Saturday with Vale Connection
I spent last Saturday working with Vale Connection chorus in Evesham on my arrangement of ‘Girls Just Want to Have Fun’. Some of the singers had attended the education day back in 2009 that it was originally arranged for, but for others it was new territory. It’s one of those songs where the title sets the tone for the performance style, and it’s almost impossible to avoid having a good time with it (not that I’ve really attempted to).
Two things stood out for me from the day’s activities.
The first is how much people enjoy hearing what the other parts in the texture are doing. I wasn’t being particularly evangelical about duetting and its role in the development of musicianship on this occasion, but it was just appropriate, given the structure of the arrangement, to disaggregate the parts to help people understand where their main anchor points were within the texture. At the end of the day, this was the main things that several people said they’d found most useful.
Not only that, but as we went through, I found myself using the responses of the people who were listening as part of how I gauged progress. My own ears told me when something was sounding better than it had a minute earlier, but the faces of other chorus members told me when it was sounding better than they had heard it sound before.
The other significant discovery for the chorus was the relationship between tone colour, tempo and body language. There was a tendency during the morning for the song to keep reverting to a slightly slow tempo – we’d speed it up, but if we started focusing on something else, it would slip back into what a university lecturer of mine used to call the ‘moderato trap’.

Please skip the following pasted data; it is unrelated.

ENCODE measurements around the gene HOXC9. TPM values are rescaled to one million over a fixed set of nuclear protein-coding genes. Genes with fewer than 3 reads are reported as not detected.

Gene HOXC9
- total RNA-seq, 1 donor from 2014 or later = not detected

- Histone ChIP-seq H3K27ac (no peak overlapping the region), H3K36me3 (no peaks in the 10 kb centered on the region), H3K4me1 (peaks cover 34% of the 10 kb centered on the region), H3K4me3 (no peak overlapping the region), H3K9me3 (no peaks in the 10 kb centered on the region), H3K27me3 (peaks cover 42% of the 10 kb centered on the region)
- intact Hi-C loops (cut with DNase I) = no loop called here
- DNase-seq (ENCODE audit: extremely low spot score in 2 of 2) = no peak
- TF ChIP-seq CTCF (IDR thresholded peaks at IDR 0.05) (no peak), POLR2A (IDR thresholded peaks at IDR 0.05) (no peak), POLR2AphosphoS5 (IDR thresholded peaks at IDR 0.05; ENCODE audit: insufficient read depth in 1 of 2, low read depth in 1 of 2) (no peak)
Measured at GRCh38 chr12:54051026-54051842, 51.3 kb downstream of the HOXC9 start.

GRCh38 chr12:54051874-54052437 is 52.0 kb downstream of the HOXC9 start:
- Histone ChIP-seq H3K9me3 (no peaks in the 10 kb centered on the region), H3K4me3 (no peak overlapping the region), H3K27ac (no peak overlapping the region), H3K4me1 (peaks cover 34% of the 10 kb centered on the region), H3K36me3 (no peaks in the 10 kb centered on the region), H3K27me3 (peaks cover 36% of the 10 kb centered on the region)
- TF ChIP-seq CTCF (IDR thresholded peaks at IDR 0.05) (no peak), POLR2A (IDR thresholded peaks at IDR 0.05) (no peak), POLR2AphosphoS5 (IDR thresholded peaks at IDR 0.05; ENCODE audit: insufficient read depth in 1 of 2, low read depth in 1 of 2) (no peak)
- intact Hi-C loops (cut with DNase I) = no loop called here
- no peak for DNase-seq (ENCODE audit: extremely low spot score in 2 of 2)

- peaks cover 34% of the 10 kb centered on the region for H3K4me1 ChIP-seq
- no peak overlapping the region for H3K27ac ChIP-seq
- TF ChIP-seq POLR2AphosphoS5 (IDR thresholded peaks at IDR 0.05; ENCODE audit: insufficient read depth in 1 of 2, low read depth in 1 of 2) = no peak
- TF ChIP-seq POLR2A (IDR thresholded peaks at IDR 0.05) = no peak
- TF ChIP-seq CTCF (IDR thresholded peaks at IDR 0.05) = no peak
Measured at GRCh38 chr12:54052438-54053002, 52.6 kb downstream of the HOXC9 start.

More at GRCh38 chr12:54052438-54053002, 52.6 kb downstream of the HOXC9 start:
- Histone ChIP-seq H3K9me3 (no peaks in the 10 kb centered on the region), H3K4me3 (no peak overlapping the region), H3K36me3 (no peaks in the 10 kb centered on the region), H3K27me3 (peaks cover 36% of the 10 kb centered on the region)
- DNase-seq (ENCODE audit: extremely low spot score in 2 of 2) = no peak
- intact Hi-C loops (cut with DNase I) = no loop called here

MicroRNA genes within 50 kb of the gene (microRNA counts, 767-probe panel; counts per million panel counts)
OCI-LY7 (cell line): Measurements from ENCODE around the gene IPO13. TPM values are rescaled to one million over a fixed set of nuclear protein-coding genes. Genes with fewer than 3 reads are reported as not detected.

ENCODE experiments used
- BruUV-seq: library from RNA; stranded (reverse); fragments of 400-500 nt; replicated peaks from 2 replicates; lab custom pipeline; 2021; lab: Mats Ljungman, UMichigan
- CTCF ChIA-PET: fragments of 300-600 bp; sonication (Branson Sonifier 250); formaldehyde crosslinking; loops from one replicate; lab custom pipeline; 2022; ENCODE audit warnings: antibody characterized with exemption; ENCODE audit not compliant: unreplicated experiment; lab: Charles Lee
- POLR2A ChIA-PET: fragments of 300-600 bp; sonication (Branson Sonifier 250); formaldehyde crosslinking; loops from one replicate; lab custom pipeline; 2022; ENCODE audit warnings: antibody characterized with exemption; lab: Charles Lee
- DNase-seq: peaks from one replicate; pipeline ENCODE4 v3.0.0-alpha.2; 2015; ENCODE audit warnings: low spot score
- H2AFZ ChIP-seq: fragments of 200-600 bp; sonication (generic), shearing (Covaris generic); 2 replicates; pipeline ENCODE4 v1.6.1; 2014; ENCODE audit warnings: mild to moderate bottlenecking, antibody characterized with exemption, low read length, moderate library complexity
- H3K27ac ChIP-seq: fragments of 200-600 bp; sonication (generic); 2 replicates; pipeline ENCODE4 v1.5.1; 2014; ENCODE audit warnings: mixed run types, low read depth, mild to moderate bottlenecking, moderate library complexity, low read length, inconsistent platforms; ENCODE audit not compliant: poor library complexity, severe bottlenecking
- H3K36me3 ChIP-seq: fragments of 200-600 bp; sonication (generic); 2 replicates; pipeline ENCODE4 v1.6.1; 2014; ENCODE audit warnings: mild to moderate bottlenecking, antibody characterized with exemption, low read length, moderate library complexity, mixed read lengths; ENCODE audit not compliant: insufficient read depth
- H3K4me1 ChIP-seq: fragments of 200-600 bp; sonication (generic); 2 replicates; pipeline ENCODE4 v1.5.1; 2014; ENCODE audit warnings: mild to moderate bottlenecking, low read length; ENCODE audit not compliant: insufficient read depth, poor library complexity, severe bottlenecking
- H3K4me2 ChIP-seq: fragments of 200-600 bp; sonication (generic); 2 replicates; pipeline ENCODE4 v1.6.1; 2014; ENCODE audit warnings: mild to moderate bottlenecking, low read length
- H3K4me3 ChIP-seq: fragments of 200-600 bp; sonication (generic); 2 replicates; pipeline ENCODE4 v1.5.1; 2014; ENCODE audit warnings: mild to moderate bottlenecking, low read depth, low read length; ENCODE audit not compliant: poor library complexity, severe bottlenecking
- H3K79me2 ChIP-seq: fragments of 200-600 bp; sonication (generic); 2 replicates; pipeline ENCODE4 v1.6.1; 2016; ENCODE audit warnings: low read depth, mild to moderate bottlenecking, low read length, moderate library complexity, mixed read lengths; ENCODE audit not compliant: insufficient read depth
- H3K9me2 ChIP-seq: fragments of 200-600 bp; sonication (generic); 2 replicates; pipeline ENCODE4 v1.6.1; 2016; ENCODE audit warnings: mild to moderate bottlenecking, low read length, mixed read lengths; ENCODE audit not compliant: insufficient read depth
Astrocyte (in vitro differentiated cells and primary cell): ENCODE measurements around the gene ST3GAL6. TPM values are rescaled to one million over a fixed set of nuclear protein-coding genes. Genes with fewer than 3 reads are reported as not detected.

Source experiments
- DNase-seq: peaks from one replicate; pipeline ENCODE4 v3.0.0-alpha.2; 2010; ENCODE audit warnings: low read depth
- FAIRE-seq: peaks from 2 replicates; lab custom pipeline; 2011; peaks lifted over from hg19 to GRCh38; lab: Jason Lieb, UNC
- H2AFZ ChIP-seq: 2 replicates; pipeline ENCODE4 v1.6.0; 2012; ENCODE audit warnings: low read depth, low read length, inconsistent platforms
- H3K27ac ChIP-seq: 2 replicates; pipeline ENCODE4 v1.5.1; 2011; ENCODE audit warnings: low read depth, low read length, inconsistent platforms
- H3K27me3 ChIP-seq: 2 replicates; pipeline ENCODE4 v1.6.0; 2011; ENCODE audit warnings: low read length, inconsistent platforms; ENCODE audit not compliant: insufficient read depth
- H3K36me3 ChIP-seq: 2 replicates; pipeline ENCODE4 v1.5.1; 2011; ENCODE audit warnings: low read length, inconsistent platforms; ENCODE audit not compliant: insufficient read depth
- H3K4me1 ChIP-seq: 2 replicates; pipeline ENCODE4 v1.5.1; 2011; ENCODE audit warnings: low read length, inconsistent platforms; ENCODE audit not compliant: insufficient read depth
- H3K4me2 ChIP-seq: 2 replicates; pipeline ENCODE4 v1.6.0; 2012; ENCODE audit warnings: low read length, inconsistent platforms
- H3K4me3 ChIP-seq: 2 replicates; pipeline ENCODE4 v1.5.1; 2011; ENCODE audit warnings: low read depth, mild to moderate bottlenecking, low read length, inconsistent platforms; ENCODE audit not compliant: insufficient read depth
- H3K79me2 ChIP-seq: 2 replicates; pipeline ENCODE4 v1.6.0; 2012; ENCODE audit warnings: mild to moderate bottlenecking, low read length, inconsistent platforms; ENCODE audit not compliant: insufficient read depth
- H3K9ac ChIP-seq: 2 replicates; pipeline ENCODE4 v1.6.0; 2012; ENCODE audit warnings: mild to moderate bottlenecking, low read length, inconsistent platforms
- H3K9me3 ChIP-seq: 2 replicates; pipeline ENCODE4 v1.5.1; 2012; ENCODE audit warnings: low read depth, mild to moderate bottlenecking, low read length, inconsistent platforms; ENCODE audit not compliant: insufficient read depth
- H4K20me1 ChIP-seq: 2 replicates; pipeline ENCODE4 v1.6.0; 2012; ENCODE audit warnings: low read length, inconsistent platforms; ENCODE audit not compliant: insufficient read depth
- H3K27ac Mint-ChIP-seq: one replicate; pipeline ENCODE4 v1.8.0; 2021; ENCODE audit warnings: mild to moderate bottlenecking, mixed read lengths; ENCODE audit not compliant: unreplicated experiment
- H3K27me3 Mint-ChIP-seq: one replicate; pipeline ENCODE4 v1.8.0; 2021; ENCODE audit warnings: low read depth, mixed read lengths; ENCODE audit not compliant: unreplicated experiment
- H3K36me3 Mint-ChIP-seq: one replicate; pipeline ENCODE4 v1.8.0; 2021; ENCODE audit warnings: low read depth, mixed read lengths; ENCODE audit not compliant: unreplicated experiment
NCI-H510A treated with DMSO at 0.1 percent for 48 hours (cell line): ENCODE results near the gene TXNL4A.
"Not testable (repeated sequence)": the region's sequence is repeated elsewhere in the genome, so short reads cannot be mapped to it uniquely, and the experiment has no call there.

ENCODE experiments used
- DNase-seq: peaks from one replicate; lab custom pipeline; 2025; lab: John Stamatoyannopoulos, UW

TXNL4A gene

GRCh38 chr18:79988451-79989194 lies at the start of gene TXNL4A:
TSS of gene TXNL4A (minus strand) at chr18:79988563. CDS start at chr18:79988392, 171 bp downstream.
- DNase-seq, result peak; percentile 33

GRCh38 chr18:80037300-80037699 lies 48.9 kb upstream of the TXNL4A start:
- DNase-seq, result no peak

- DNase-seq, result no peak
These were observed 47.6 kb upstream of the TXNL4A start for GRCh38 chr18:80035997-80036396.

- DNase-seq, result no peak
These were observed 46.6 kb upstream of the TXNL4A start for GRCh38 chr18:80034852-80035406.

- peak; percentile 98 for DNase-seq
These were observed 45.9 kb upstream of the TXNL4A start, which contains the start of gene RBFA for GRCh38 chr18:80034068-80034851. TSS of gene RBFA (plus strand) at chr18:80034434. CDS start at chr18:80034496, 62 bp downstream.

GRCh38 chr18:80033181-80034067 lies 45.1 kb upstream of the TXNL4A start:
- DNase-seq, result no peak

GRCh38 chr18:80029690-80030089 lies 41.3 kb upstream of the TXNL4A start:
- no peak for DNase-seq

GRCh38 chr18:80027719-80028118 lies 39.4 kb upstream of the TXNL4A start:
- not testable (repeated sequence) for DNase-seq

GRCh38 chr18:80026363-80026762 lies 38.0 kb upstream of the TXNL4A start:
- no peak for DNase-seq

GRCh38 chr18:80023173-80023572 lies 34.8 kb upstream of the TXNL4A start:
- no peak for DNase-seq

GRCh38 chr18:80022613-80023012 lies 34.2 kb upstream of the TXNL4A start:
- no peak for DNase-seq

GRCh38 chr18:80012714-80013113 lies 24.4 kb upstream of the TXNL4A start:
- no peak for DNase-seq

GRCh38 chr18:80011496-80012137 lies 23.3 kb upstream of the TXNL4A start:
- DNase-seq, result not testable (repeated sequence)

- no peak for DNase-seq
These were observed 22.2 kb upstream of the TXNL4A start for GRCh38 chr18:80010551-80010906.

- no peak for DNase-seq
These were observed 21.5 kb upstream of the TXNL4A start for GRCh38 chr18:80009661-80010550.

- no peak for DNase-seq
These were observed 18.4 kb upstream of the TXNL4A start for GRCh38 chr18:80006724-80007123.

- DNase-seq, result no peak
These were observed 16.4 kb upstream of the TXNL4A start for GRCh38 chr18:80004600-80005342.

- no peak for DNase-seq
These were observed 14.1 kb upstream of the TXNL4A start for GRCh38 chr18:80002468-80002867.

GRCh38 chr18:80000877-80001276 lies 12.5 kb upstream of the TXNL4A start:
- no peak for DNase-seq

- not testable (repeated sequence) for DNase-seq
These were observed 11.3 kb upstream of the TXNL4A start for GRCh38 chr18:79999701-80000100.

After lunch, we spent some time with different singers out front giving feedback on the performance. And it’s always the way – you spend all that time working on technical and expressive details, and the main thing that people notice is how much the singers are smiling! After feedback from two or three different people, the facial and bodily engagement improved significantly – and then the magic happened. Once people were smiling and moving, not only did the tone brighten, as you’d expect from the effect of the lifted cheek muscles on the placement, but the tempo stopped flagging.
We talk about music’s expressive qualities in multiple dimensions – timbre, articulation, speed, volume – but these are analytical categories. They give us the means to focus on different aspects of a musical performance in isolation, but none of them actually exist in isolation. Rather, the overall expressive impact is a synthetic effect; it is holistic rather than analytical. If we are having difficulties controlling one dimension, we don’t have to solve the problem using that same dimension. Rather, if we get other elements of the overall expressive tone in place, the dimension we’re struggling with may just fix itself.